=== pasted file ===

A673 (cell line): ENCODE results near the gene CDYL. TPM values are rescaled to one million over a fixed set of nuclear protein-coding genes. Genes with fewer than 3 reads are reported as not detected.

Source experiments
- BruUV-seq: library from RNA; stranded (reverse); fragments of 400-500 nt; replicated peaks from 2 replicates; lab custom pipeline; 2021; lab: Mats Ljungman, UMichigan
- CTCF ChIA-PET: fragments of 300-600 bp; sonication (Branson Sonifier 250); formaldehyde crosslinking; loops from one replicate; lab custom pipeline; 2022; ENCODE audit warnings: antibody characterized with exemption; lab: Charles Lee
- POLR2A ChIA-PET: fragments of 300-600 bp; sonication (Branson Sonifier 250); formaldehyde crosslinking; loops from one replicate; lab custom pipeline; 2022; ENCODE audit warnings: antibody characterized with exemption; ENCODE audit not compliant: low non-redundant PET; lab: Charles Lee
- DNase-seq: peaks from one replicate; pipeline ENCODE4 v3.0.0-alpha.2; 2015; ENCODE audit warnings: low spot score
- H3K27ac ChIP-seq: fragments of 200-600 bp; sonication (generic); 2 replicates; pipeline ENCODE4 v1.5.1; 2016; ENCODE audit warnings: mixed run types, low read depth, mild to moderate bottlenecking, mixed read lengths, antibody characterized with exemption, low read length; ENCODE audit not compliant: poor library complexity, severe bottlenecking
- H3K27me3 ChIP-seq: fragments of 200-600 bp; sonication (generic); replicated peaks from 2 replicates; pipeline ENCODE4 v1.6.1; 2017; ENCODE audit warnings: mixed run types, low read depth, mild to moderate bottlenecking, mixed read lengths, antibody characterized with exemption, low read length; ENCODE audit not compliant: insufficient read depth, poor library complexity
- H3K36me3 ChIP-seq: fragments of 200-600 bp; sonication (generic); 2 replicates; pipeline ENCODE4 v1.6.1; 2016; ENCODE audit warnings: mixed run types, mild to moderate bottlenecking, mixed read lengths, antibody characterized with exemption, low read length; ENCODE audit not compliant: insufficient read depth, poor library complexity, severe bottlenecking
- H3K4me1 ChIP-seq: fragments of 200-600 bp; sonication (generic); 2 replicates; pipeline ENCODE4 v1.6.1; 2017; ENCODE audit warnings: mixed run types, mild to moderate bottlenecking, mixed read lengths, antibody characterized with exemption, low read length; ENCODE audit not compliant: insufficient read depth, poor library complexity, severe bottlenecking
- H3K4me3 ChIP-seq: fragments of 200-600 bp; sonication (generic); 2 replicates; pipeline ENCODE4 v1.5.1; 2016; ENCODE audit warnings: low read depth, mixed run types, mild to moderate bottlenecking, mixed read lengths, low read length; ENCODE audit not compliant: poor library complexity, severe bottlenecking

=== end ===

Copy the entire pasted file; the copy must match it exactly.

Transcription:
A673 (cell line): ENCODE results near the gene CDYL. TPM values are rescaled to one million over a fixed set of nuclear protein-coding genes. Genes with fewer than 3 reads are reported as not detected.

Source experiments
- BruUV-seq: library from RNA; stranded (reverse); fragments of 400-500 nt; replicated peaks from 2 replicates; lab custom pipeline; 2021; lab: Mats Ljungman, UMichigan
- CTCF ChIA-PET: fragments of 300-600 bp; sonication (Branson Sonifier 250); formaldehyde crosslinking; loops from one replicate; lab custom pipeline; 2022; ENCODE audit warnings: antibody characterized with exemption; lab: Charles Lee
- POLR2A ChIA-PET: fragments of 300-600 bp; sonication (Branson Sonifier 250); formaldehyde crosslinking; loops from one replicate; lab custom pipeline; 2022; ENCODE audit warnings: antibody characterized with exemption; ENCODE audit not compliant: low non-redundant PET; lab: Charles Lee
- DNase-seq: peaks from one replicate; pipeline ENCODE4 v3.0.0-alpha.2; 2015; ENCODE audit warnings: low spot score
- H3K27ac ChIP-seq: fragments of 200-600 bp; sonication (generic); 2 replicates; pipeline ENCODE4 v1.5.1; 2016; ENCODE audit warnings: mixed run types, low read depth, mild to moderate bottlenecking, mixed read lengths, antibody characterized with exemption, low read length; ENCODE audit not compliant: poor library complexity, severe bottlenecking
- H3K27me3 ChIP-seq: fragments of 200-600 bp; sonication (generic); replicated peaks from 2 replicates; pipeline ENCODE4 v1.6.1; 2017; ENCODE audit warnings: mixed run types, low read depth, mild to moderate bottlenecking, mixed read lengths, antibody characterized with exemption, low read length; ENCODE audit not compliant: insufficient read depth, poor library complexity
- H3K36me3 ChIP-seq: fragments of 200-600 bp; sonication (generic); 2 replicates; pipeline ENCODE4 v1.6.1; 2016; ENCODE audit warnings: mixed run types, mild to moderate bottlenecking, mixed read lengths, antibody characterized with exemption, low read length; ENCODE audit not compliant: insufficient read depth, poor library complexity, severe bottlenecking
- H3K4me1 ChIP-seq: fragments of 200-600 bp; sonication (generic); 2 replicates; pipeline ENCODE4 v1.6.1; 2017; ENCODE audit warnings: mixed run types, mild to moderate bottlenecking, mixed read lengths, antibody characterized with exemption, low read length; ENCODE audit not compliant: insufficient read depth, poor library complexity, severe bottlenecking
- H3K4me3 ChIP-seq: fragments of 200-600 bp; sonication (generic); 2 replicates; pipeline ENCODE4 v1.5.1; 2016; ENCODE audit warnings: low read depth, mixed run types, mild to moderate bottlenecking, mixed read lengths, low read length; ENCODE audit not compliant: poor library complexity, severe bottlenecking